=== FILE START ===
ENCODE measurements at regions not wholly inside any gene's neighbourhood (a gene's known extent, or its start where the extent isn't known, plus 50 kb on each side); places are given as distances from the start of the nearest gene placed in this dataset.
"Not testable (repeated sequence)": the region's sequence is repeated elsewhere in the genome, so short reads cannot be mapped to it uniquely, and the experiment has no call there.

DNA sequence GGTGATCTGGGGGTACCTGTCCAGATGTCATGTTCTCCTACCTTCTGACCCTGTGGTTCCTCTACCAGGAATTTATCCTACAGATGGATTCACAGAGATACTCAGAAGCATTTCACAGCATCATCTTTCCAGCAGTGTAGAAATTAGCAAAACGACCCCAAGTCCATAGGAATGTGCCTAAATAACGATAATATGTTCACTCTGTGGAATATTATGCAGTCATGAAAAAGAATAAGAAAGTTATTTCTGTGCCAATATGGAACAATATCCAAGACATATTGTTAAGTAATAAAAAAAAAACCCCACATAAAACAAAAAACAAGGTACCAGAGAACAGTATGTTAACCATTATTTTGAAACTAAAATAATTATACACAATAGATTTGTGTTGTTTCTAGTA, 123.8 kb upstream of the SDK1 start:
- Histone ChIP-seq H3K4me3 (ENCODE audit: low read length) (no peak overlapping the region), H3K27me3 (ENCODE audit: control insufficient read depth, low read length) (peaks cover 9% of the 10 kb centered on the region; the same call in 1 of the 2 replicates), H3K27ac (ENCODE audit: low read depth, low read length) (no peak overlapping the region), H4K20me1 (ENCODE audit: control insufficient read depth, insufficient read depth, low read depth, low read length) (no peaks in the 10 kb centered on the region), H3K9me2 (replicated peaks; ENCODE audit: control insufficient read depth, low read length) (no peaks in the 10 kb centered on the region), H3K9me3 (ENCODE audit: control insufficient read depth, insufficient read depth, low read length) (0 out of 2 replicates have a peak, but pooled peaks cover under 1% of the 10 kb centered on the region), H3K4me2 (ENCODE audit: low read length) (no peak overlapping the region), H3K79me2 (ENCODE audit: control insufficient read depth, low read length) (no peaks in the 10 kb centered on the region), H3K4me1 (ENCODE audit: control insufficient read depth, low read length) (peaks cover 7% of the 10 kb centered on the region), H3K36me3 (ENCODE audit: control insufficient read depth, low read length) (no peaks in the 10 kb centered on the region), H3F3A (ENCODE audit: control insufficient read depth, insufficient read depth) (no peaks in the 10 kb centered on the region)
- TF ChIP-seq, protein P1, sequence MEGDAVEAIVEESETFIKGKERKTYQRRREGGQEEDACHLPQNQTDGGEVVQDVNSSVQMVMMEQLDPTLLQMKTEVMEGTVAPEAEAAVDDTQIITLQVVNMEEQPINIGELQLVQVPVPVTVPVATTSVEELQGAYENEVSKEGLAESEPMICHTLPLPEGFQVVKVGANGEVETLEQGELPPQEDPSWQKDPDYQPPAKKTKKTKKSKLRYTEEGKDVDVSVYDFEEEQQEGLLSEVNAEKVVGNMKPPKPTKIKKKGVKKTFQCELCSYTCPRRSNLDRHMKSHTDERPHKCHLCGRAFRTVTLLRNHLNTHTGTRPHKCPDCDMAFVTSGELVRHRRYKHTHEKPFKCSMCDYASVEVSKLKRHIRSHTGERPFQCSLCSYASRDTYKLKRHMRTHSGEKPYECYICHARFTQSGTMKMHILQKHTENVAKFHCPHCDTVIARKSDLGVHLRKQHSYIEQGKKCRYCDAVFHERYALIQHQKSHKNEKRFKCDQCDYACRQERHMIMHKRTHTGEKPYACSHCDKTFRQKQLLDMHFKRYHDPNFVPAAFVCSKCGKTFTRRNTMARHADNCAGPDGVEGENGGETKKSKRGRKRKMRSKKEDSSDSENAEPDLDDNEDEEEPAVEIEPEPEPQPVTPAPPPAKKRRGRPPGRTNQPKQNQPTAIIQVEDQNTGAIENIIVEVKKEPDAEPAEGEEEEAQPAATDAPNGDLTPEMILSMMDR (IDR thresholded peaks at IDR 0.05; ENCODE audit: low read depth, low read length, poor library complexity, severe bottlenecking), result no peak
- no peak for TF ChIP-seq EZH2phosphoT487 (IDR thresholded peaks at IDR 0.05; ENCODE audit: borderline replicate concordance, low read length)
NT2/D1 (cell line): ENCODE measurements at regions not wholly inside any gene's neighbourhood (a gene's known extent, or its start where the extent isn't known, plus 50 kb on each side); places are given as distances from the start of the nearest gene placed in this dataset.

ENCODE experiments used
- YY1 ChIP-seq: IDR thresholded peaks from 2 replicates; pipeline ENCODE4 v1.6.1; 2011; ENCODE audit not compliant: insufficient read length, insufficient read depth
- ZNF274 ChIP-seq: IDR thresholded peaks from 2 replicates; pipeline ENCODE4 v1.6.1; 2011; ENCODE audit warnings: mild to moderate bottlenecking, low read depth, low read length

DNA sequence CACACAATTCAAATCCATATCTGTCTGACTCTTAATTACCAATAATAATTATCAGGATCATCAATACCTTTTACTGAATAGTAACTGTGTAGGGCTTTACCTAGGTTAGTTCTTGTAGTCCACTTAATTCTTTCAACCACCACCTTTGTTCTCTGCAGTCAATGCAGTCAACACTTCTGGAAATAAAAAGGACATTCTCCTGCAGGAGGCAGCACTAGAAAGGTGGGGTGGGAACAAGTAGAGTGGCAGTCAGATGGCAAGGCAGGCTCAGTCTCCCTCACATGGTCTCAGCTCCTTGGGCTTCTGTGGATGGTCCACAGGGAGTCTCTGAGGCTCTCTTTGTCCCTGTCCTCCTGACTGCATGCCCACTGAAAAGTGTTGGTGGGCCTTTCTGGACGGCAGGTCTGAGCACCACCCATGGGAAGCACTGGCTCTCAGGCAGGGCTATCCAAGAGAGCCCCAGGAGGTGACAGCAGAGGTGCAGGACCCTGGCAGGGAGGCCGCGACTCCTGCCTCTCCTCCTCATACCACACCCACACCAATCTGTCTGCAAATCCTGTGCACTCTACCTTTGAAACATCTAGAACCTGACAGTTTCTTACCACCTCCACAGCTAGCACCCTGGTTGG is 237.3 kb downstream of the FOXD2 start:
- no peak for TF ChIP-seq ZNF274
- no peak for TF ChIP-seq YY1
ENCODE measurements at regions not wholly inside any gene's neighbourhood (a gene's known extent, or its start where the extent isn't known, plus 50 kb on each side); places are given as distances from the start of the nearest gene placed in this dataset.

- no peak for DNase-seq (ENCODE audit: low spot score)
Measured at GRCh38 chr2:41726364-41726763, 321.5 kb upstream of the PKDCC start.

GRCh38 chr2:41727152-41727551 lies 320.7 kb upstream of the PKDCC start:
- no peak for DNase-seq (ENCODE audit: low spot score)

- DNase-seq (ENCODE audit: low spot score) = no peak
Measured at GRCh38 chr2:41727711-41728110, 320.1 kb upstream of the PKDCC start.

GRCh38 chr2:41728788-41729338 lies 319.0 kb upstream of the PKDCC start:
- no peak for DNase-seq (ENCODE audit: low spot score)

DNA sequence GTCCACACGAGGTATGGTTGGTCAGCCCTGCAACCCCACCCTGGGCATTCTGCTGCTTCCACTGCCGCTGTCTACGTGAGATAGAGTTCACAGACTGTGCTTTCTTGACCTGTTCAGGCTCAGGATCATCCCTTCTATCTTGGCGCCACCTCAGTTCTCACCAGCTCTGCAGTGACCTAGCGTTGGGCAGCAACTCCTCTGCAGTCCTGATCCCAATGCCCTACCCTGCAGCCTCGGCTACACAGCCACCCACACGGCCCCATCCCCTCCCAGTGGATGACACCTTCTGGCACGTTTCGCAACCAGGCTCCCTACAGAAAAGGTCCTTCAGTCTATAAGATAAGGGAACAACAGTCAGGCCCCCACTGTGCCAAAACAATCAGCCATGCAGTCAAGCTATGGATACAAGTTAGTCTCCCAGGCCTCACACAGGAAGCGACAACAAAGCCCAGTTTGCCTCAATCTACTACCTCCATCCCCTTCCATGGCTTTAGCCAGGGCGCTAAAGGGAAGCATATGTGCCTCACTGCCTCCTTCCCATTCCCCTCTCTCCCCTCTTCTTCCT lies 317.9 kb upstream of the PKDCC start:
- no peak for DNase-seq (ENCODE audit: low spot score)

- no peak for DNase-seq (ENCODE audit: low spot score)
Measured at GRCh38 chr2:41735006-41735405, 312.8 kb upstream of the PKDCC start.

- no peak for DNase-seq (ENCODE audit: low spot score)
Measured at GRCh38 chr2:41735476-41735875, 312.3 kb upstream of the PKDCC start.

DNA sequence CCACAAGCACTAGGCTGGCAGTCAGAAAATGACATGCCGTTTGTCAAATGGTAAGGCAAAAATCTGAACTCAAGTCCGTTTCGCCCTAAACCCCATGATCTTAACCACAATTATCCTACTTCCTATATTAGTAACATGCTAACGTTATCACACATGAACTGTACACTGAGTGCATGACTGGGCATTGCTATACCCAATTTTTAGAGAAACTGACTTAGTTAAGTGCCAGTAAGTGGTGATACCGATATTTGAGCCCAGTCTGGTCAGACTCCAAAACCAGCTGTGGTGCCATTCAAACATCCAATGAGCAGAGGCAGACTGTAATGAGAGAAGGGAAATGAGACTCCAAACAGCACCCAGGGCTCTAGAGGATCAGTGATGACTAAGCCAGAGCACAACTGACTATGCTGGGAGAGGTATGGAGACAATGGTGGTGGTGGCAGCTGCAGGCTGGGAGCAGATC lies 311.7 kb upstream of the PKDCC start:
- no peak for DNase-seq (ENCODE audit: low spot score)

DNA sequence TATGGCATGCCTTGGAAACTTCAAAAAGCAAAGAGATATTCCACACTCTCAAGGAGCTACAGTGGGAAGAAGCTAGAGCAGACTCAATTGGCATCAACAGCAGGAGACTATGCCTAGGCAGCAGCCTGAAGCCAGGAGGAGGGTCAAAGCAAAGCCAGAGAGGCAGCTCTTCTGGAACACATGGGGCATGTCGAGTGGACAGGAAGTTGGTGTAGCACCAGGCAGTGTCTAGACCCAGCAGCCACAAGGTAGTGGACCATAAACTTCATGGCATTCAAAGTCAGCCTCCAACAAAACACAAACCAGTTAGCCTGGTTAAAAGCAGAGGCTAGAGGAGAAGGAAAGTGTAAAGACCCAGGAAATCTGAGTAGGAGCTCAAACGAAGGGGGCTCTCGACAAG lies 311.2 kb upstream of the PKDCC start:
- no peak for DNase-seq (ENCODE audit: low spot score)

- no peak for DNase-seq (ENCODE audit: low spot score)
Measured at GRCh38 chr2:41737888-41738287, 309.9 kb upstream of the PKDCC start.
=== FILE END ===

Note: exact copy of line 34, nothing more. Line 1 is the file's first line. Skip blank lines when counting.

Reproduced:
Measured at GRCh38 chr2:41737888-41738287, 309.9 kb upstream of the PKDCC start.